Dominican Pride Showing: Potential Supreme Court nominee an alum

Dominican Pride Showing: Potential Supreme Court nominee an alum

NEW ORLEANS, LA (WVUE) - Former classmates of a New Orleans woman considered to be a front-runner for the U.S. Supreme Court say they are not surprised.

Amy Coney Barrett graduated from Dominican high school in New Orleans in 1990 and was recently honored by the school.

She is a Dominican High School graduate, who recently won Senate confirmation as a federal appeals court judge. Now,  Amy Coney Barrett, is considered by some to be a frontrunner to be  President Trump's latest nominee to serve as a judge on the U.S. Supreme Court.

"She is the only person being considered who stood before Senate judiciary and the Senate within the past year," said Dominican alumnus Sharon Rodi.

Two months ago, Barrett was  honored as Dominican's Alumni of the Year for 2018 and her success is a matter of pride for Dominican students and alums.

"We are very proud as Dominican alums as to what she's accomplished. We hope and pray that she will be nominated and confirmed," said Rodi.

Barrett has accomplished much. She was vice president of Dominican's student council in her senior year. She graduated from Rhodes College and got her law degree from Notre Dame where she went on to teach and earn accolades, as pointed out by Senator Ted Cruz in her appellate judgeship confirmation hearing earlier this year, who noted that she had been named professor of the year at Notre Dame.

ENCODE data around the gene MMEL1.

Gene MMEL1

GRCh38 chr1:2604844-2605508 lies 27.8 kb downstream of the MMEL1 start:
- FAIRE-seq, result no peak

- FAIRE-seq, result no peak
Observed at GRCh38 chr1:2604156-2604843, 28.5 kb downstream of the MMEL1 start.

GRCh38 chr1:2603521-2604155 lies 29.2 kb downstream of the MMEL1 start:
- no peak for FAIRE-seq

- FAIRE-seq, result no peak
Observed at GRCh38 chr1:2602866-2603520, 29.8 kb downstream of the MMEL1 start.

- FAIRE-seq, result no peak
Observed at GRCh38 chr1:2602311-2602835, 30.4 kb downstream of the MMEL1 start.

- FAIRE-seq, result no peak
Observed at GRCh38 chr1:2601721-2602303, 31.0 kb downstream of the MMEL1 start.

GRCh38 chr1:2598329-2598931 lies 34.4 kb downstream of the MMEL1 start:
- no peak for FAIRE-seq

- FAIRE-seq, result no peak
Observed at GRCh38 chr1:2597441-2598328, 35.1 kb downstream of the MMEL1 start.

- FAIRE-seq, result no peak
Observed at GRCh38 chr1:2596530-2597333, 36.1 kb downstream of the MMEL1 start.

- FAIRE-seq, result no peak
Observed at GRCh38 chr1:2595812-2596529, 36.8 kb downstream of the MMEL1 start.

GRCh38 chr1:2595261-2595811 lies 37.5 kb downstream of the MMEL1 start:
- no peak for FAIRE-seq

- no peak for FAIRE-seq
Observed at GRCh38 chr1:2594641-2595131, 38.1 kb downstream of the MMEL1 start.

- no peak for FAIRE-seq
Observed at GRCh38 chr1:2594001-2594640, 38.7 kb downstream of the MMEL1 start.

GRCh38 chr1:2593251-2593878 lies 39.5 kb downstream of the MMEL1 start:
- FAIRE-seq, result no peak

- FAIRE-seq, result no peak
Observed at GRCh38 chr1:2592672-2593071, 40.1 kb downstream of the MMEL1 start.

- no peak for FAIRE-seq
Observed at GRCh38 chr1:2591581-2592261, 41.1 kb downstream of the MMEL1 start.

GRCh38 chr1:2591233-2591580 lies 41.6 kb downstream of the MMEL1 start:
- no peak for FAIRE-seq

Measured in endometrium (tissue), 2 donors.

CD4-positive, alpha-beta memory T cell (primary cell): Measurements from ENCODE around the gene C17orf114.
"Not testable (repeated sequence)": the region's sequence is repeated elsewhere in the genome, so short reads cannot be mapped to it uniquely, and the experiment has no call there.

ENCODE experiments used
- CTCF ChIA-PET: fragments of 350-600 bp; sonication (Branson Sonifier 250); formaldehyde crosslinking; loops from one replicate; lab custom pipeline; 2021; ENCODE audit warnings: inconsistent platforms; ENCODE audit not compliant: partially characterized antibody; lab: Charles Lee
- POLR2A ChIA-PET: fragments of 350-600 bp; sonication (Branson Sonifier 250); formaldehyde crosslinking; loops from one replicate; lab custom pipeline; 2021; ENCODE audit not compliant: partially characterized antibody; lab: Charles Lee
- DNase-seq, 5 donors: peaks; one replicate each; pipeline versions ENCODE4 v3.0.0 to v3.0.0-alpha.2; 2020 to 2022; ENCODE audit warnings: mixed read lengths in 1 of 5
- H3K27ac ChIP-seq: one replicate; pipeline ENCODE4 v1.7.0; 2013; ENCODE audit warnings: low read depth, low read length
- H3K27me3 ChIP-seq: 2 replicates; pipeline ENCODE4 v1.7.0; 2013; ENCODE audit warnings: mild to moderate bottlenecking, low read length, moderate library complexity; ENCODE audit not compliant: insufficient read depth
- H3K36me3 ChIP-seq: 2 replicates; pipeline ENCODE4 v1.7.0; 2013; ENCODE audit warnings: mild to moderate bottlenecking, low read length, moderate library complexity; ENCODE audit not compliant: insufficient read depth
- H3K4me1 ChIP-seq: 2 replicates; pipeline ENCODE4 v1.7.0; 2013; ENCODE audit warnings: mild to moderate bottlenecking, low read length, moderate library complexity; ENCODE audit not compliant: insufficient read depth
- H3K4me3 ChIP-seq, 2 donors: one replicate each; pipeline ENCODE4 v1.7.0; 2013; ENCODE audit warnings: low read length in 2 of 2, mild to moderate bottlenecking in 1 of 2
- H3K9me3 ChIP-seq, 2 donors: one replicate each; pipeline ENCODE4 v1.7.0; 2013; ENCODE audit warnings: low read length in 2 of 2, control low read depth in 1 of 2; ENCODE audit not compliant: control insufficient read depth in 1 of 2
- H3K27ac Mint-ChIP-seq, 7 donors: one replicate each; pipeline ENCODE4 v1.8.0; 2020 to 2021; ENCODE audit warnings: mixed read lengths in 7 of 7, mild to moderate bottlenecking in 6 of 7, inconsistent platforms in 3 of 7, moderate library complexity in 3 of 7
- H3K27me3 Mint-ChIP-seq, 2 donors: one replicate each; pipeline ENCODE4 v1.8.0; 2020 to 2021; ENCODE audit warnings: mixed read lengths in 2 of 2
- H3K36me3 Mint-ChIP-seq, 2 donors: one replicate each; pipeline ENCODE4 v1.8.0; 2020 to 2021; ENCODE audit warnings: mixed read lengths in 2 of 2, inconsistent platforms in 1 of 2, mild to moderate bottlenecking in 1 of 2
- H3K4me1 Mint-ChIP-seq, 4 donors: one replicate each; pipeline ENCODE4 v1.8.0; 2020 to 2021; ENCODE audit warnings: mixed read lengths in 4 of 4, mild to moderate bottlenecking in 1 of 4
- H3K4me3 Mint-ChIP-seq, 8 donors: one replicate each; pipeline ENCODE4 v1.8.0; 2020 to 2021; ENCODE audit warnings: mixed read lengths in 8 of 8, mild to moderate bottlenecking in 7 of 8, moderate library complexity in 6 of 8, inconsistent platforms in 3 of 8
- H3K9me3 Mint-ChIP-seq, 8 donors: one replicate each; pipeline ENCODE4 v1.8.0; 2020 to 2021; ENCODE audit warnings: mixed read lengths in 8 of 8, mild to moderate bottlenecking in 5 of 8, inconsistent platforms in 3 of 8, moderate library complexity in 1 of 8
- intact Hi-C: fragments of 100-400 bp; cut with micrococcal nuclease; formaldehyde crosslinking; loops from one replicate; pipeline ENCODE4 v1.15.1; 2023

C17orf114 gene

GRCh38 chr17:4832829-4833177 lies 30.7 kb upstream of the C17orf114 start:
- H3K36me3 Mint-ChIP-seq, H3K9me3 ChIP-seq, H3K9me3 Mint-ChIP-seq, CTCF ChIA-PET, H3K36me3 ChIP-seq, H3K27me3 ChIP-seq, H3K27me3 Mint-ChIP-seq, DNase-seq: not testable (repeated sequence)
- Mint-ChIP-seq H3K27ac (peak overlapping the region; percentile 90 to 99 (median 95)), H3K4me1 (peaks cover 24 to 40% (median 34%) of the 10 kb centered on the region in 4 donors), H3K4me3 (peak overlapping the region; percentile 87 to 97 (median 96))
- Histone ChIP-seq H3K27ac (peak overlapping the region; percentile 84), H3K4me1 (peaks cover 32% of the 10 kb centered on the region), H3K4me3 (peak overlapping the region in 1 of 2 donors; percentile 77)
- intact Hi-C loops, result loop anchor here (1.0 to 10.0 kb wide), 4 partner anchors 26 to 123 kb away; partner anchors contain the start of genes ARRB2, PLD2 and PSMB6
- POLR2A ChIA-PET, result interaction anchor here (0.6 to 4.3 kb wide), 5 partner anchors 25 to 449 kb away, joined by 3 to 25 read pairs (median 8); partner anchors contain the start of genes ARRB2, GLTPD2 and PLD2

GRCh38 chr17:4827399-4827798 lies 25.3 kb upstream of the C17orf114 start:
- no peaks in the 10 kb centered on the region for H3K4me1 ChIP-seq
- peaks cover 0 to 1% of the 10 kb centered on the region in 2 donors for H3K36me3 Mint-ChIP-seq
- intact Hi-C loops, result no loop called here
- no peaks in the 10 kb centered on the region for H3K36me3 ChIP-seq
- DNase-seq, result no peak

President Trump has said he wants someone to serve for 25 years, which Barrett, could do, at the age of 46.

"She's attractive to Trump because she's young, but she's a solid conservative vote," said Xavier political analyst Silas Lee, PhD.

Though Dominican High product Barrett is considered to be a frontrunner, this process is rough and tumble and still has a long way to go.

"It's going to be very contentious because Democrats know the significance of this and how fragile progress is," said Lee.

Democrats challenged Barrett's Catholicism and perceived pro-life stance during the earlier hearings.

"In your case, when you made your speeches, the conclusion one draws is that the dogma lives loudly within you and that's a concern," said Senator Dianne Feinstein, (D-California).

"I would safely apply all supreme court precedent," said Barrett, last September.

She won confirmation.

Barrett, a mother of seven, including two adopted children, two from Haiti and one special needs, survived the federal appeals court selection process but the supreme court might be a different story.

"You can select someone, but if they are perceived as too liberal or conservative, they might not get past the Senate," said Lee.

Barrett's father is the deacon at St. Catherine of Sienna.

E.D. White is so far the only Louisianian to ever serve on the U.S. Supreme Court. His term lasted from 1894 until his death in 1921.

President Trump said he will make his selection on Monday.

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